Award winning transgender author Juno Dawson has pledged to hold a public event in Preston after a local high school cancelled her planned visit last week.
Juno Dawson, formerly James Dawson, was due to visit Brownedge St Mary’s Catholic High School at Bamber Bridge in a visit linked to the promotion of her new book “Margot and Me”.
Juno was given just 48 hours notice of the change of plans and expressed her anger via Twitter saying: “I just don’t think we should agree politely to discrimination. While I sympathise with the staff the school has offered no logical explanation as to why they cancelled at short notice.”
She also tweeted:“It’s sad for the pupils and vast majority of staff at the school that a small number of people were able to block the visit” and later promised: “I’ll do everything I can to do a public event in Preston ASAP.”
But the school has denied discrimination and said it was merely postponing the visit .
Head teacher Martin Reynolds issued a statement defending the school’s reputation. The Post school is now closed for half term and the Post was unable to contact him. But he had told online site BuzzFeed News:“I asked for the visit to be postponed to a later date not cancelled. The postponement of Juno’s visit was not due to the fact that Juno Dawson is transgender. We would never discriminate against any individual on the grounds of sexual orientation or gender identity as we teach our children that each individual person is precious and unique.”
The headmaster continued: “A representative said she felt the subject matter meant that a visit was inappropriate at this time because we wanted a proper context for it so that our younger students could get more value out of it. We wanted more time to do this theme justice for our younger students.....We would like to invite Juno into our school later this year when we can make maximum educational impact for all of our children.”
The author’s visit had been arranged through Lancashire based Silverwood Events. Silverwood consultant Jason Hope, told Juno about the cancellation and spoke to school staff. He said : “They did cancel very much at short notice and they did mention it was due to content, other than that I’ve got very little detail about the decision.”
He added that had tried to find a way to make the visit work, but it was not possible: “Certainly having spoke to the school I don’t think they are averse to a visit from Juno ... for whatever reason it didn’t fit with their plans at this time. Juno’s initial reaction was very much she was being discriminated against. I don’t think that’s the case.”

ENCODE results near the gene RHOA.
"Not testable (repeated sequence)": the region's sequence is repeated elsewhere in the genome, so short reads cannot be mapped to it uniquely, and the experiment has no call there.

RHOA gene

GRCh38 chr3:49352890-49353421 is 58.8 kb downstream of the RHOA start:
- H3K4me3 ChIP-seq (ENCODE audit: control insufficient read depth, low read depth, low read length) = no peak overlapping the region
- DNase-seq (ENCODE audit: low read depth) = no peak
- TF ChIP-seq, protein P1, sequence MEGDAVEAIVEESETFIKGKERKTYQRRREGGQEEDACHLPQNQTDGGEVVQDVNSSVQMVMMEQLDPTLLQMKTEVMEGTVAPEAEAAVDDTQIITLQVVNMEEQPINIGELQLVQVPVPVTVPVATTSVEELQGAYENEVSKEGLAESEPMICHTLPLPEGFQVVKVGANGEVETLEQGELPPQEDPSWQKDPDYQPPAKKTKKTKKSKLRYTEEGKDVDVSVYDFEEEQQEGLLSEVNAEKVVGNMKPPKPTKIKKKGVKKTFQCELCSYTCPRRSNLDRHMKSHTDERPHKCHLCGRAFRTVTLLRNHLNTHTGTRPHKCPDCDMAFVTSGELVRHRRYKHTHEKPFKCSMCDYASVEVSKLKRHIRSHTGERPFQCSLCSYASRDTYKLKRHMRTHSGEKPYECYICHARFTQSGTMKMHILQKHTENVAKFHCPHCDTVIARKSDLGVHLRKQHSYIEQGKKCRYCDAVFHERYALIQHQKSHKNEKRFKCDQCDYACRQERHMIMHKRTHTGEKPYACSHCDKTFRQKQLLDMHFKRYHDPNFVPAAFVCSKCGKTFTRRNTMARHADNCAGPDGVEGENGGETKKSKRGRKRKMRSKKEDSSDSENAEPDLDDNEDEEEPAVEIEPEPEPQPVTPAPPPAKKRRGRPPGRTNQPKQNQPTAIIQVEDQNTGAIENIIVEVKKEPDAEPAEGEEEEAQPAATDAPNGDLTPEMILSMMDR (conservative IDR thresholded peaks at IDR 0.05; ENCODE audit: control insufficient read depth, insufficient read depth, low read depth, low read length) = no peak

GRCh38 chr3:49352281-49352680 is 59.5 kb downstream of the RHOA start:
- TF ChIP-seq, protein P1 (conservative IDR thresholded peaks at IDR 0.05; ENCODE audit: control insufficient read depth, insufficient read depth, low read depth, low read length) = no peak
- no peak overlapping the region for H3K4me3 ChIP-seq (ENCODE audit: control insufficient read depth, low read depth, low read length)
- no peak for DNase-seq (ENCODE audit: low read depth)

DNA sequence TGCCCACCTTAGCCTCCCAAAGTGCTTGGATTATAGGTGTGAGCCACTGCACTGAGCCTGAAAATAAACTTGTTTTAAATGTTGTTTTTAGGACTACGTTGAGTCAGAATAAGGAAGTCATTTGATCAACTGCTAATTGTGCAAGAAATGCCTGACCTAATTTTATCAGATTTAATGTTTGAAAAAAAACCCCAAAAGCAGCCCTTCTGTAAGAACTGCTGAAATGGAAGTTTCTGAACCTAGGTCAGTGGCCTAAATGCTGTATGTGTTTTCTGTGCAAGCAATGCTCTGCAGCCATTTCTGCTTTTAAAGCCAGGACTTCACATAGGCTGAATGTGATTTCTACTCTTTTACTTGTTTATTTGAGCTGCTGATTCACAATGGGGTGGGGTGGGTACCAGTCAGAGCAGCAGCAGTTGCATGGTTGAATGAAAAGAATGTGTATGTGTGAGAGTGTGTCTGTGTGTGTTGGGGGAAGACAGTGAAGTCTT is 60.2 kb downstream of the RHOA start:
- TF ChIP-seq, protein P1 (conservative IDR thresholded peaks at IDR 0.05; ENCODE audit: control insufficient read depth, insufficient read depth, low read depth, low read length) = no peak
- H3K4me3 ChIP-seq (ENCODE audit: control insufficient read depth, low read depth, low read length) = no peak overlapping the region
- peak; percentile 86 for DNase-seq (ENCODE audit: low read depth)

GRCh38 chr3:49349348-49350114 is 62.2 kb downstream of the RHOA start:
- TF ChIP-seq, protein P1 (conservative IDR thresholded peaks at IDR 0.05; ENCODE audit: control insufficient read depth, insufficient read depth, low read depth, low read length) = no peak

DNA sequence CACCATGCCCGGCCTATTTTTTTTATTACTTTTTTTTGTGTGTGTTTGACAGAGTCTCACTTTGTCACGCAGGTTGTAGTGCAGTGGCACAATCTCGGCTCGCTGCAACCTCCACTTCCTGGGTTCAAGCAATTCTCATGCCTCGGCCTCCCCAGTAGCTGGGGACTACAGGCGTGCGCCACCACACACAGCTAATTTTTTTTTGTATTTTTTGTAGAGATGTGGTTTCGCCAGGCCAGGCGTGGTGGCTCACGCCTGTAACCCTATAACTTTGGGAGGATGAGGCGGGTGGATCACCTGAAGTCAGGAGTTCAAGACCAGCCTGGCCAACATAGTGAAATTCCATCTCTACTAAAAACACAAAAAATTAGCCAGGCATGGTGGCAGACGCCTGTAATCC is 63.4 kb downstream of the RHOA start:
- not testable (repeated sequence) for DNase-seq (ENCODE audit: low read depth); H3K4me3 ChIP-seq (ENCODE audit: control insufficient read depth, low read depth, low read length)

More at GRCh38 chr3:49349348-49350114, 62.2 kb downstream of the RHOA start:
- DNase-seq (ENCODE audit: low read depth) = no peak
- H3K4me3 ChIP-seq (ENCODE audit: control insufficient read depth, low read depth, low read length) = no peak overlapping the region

He said the school knew Juno as a transsexual author and the school management team had agreed to the visit:”I work with Brownedge St Mary’s a lot and I think they have a very active programme in trying ton promote equality and diversity and they do a lot of work with Stonewall (the charity which campaigns for the equality of lesbian, gay, bisexual and trans people). I think they’re a school that does care and does positively take action. It’s a real shame it’s blown up in this way.”
He added: “I was in contact with Juno over the weekend and I think Juno feels understandably that she was expected at the school and there were people looking forward to her visit and that hasn’t gone ahead .I think she feels she’s been in a position where she’s let people down because of that.”
Juno’s publishers Hot Key Books of London said Juno, who gives talks to schools as part of the charity Stonewall’s School Role Model programme, did not wish to comment further. She had already described the school’s response as “backpeddling” and said she had first felt “personally attacked” and then felt angry.
The planned visit would have seen the author discussing her new book and its historical context, including the role of women in the 20th century.
It is understood the visit was well publicised with letters to parents, posters in the library, and a (now deleted) welcome tweet from the school’s official Twitter account.
The school had previously welcomed actor and campaigner Sir Ian McKellen and Mr Reynolds said: “We are a Stonewall Champion School of three years standing because of the way we combat homophobia in society and in schools.”
Brownedge St. Mary’s has been praised for its work on LGBT issues and anti-bullying measures, and stresses it is against discrimination on grounds of sexual orientation and gender identity.